Nancy Trotter Landry and Bobby by Melodie Cook PS

'When we finally got together there was no chicken to be found, so Maria produced an amazing bandana and wrapped it around her head. Maria was three years into treatment for cancer and was awaiting the results from her latest tests. All of this really showed on her skin and in her expression, and I wanted to capture that, despite the pain of it. I put a lot of my own emotion into that drawing. Maria died just a few months later and so never made it to the exhibition.'

'Rosemary is 70 and a ceramic artist. She’s a lovely positive woman and has had a fantastically varied life, from owning a riding school to breeding and showing dogs, whilst running a French restaurant with her Italian husband. I wanted to portray Rosemary's strength of character and her love of the outdoors, hence the determined expression and the hair blowing away from her face.'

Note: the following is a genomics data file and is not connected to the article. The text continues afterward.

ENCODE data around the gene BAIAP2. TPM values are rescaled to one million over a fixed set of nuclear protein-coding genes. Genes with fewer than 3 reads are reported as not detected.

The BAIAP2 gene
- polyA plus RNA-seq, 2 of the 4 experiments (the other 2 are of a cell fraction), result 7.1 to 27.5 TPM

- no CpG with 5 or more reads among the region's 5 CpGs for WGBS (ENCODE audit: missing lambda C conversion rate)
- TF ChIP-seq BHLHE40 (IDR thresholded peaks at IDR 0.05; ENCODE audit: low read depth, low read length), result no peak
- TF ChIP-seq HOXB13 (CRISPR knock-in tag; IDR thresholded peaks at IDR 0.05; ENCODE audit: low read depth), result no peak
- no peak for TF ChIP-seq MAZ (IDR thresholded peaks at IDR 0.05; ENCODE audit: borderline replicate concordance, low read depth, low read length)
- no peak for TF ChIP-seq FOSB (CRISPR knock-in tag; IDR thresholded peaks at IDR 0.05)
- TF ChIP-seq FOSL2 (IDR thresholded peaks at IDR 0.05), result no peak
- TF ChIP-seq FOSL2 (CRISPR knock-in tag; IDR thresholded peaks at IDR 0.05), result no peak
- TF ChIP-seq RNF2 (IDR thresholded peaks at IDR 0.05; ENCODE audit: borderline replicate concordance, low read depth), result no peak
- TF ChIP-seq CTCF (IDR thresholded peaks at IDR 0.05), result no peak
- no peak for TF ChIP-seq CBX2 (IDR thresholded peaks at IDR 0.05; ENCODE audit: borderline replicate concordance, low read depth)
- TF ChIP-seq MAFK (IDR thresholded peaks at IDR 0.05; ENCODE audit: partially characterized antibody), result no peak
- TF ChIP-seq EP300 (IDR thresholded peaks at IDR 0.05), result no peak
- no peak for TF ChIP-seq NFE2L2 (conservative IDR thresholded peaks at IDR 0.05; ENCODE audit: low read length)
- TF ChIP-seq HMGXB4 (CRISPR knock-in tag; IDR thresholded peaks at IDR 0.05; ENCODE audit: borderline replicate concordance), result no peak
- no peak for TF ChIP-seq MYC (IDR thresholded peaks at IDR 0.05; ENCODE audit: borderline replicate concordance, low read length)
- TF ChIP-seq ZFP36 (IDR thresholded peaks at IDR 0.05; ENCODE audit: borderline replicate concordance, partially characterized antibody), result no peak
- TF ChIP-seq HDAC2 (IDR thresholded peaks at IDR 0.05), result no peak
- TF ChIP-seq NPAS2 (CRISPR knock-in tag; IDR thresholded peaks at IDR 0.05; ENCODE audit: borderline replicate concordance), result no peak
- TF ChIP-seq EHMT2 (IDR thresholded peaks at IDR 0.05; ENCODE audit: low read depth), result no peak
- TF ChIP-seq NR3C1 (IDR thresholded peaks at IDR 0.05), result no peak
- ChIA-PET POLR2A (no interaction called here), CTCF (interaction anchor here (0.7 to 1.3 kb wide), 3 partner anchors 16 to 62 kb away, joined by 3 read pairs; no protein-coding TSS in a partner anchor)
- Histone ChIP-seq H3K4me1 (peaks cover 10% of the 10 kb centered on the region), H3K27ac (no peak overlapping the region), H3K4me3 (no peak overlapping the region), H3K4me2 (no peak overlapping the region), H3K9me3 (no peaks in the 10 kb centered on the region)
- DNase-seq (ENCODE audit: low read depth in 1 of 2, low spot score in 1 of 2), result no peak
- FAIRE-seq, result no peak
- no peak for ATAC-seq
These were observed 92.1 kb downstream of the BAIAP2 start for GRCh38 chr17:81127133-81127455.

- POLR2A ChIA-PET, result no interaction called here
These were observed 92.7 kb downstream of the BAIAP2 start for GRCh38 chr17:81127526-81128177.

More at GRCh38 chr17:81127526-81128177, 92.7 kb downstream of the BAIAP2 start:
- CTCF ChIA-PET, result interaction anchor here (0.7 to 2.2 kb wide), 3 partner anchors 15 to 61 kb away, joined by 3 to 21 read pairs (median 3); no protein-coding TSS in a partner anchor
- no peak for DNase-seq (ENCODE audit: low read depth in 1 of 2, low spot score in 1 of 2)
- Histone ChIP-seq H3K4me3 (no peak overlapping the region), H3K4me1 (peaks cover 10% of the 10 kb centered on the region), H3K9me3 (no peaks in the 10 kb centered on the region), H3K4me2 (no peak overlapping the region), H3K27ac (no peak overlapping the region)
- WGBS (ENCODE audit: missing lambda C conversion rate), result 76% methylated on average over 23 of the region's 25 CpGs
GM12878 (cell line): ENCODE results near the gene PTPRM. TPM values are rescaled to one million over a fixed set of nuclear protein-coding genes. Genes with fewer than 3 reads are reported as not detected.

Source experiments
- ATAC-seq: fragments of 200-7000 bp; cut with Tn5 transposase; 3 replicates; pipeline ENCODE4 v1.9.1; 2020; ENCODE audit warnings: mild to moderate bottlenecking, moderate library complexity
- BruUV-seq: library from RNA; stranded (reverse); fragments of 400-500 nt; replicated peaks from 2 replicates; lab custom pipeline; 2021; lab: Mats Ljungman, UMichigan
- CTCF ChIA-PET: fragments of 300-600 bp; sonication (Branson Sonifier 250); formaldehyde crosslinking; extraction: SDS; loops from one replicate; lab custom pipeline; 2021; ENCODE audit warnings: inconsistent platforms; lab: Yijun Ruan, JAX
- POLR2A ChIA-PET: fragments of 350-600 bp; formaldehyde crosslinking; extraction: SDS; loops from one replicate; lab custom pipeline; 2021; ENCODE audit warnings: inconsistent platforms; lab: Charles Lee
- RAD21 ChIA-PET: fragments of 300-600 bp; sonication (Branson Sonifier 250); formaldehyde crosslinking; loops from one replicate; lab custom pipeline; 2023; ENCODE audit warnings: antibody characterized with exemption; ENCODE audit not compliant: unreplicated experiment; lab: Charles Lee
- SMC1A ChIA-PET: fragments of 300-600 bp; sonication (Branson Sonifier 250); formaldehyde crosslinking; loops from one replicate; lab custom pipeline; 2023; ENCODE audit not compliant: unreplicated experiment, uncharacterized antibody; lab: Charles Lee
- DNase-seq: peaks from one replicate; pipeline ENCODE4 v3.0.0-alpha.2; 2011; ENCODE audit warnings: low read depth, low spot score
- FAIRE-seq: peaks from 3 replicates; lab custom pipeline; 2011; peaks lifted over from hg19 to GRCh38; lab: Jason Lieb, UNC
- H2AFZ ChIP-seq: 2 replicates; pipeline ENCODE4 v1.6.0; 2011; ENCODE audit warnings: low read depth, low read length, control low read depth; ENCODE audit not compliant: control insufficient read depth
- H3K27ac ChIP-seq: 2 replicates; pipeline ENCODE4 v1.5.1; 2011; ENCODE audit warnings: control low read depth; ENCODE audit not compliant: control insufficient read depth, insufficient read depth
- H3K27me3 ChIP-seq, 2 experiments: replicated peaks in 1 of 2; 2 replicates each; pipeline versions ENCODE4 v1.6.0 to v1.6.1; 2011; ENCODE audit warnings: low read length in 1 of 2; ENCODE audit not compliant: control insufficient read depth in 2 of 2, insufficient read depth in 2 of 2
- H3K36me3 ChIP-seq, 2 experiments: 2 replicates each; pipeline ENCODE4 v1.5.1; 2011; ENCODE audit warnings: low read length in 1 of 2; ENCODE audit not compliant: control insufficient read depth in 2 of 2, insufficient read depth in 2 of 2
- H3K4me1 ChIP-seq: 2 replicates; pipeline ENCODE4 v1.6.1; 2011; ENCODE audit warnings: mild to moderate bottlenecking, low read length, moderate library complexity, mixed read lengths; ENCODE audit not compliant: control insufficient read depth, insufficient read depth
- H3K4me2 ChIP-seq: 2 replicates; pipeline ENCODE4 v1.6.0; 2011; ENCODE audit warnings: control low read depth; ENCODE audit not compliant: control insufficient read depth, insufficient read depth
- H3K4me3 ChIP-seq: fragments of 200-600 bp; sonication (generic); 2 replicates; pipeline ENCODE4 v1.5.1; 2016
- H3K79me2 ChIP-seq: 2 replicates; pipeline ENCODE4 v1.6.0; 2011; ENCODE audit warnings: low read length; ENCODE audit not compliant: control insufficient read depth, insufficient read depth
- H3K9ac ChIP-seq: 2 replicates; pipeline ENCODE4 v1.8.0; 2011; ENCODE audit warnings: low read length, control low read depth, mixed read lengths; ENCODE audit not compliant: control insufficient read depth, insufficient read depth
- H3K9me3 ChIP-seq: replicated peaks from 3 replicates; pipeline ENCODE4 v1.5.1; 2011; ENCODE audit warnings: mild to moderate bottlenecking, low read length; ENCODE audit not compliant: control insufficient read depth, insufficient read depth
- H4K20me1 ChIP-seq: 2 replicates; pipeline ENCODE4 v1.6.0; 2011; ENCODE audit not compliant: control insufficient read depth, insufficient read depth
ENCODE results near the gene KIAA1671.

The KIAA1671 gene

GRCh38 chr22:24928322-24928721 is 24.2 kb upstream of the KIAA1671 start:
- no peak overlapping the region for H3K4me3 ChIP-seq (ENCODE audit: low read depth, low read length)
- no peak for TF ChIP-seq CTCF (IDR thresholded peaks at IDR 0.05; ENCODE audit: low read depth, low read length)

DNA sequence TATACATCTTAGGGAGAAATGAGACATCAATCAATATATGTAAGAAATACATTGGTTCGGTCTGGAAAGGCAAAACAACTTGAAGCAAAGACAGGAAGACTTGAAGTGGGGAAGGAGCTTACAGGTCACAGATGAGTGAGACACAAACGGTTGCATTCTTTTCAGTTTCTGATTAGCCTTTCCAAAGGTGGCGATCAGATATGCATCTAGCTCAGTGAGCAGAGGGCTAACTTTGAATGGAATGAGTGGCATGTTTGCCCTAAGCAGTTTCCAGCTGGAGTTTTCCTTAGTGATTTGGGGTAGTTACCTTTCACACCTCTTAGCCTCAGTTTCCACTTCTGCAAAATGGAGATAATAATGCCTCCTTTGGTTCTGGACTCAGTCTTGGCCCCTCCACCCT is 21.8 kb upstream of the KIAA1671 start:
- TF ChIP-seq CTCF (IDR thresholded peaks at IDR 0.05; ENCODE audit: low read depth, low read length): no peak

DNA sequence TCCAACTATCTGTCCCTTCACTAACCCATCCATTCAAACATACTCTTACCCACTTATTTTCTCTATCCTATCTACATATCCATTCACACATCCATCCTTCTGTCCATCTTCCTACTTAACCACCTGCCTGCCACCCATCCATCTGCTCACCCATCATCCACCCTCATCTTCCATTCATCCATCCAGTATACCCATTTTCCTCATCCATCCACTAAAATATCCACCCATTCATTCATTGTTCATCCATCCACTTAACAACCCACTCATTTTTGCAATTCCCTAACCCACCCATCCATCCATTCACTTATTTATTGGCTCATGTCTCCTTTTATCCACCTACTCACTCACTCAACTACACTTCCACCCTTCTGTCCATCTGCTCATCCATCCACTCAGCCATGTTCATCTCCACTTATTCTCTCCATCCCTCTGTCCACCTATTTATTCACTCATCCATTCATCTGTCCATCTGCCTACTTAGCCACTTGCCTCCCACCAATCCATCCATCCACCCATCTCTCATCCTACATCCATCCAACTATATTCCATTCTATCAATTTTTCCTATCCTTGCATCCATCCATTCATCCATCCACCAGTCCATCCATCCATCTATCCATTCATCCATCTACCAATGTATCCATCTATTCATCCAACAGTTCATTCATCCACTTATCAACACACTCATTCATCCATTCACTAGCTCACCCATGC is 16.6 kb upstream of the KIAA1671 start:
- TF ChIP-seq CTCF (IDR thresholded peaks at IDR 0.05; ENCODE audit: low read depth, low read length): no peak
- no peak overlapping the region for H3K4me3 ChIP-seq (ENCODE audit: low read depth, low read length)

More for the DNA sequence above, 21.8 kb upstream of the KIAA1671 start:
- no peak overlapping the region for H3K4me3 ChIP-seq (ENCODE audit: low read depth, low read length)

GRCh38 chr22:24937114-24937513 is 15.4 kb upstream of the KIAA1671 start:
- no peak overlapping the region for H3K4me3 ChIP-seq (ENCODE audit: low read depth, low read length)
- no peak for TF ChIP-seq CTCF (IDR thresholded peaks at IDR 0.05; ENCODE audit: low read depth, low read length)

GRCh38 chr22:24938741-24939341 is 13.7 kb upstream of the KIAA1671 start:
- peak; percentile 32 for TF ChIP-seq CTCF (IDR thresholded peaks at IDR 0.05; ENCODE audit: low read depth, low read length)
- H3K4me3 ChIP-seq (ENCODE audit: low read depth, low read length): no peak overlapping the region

Rosemary Delfino by Melodie Cook PS: Pastel, 107 x 107 cm - £2,950

'Both ladies loved that I had done their portrait but hated to see all the wrinkles! They were both convinced that I had added extra ones, whereas the opposite was true. I am yet to find an older sitter who likes to contemplate the reality of their ageing - myself included. My self portraits are usually brutally honest. They reflect the ageing process rather than attempting any self-flattery or delusion.'